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Federal government challenges Cummins' claim of no wrongdoing in emissions 'defeat devices'

The Cummins headquarters building in Columbus. The building has a tan facade on either side of a large glass portion in the center. The Cummins company logo is on a sign in front of the building.
The Cummins headquarters in Columbus. As part of a settlement, Cummins will recall engine control software in RAM pickup truck engines for model years 2013 through 2019.

Indiana engine maker Cummins didn’t admit to wrongdoing in the alleged installation of emissions “defeat devices” on more than 900,000 RAM pickup truck engines over the past decade. The company said it was a defect.

In a press conference on Wednesday, the Environmental Protection Agency and the Department of Justice pushed back on that statement.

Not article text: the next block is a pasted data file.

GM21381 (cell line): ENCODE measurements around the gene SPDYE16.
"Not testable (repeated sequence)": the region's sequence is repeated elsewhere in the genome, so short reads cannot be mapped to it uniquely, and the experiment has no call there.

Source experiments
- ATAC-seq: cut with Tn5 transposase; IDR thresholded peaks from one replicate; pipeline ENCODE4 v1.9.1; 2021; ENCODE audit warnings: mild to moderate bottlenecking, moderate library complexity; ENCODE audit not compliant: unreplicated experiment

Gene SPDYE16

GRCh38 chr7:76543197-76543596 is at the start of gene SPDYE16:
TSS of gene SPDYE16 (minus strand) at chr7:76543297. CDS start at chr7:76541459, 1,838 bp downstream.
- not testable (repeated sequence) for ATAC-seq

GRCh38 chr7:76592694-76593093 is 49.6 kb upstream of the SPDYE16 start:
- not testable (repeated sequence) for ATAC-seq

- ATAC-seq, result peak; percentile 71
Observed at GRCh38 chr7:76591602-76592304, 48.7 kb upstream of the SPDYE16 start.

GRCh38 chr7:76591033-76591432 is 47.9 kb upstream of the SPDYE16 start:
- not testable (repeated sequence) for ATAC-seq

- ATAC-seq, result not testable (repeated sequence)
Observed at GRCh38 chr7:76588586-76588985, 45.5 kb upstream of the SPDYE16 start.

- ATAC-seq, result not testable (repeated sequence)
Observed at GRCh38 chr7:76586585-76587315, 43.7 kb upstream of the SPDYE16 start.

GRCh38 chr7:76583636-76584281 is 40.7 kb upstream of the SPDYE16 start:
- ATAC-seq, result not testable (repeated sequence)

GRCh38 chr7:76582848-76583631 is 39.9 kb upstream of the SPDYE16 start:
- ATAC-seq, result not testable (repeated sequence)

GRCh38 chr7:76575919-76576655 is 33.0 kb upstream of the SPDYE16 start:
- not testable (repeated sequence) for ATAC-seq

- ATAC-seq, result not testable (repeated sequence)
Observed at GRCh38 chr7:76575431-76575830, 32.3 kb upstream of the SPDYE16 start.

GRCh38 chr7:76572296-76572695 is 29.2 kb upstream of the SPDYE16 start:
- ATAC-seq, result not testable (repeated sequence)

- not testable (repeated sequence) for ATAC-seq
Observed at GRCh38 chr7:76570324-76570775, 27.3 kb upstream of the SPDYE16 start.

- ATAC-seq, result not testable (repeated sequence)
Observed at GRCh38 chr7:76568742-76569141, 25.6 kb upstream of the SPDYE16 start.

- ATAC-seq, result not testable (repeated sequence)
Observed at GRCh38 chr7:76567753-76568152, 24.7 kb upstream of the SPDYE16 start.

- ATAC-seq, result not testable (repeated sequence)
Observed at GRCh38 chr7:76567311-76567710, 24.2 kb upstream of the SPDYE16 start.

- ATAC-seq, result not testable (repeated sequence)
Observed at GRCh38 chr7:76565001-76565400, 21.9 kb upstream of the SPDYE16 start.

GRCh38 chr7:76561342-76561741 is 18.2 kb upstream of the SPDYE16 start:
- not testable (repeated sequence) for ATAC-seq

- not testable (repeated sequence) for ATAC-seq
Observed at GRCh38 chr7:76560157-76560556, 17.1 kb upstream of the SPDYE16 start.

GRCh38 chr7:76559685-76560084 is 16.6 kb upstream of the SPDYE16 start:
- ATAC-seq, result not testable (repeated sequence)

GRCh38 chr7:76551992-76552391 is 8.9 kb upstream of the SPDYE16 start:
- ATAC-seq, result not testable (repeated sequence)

The DOJ said the devices cheated emissions tests and allowed diesel engines to pollute the air with nitrogen oxides — which can form harmful smog and particle pollution. This pollution is particularly harmful to children, older adults, people who are active outdoors and those with heart and lung conditions.

David Uhlmann is the assistant administrator of the EPA’s Office of Enforcement and Compliance Assurance. He said Cummins would not be paying more than $1.6 billion — the largest civil penalty in Clean Air Act history — if it did nothing wrong.

“Installing defeat devices on more than 600,000 vehicles over a six year period is wrongdoing. Failing to disclose software on more than 300,000 more vehicles even after they were under investigation is wrongdoing," Uhlmann said.

READ MORE: Cummins to pay record-setting civil penalty for ‘defeat devices’ in pickup truck engines.

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The DOJ said the settlement and similar ones with Volkswagen, Chrysler and Mercedes-Benz send the message that attempts to cheat emissions tests will not be tolerated.

As part of the settlement, Cummins will recall engine control software in RAM pickup truck engines for model years 2013 through 2019.

Rebecca is our energy and environment reporter. Contact her at or follow her on Twitter at @beckythiele.

Rebecca Thiele covers statewide environment and energy issues.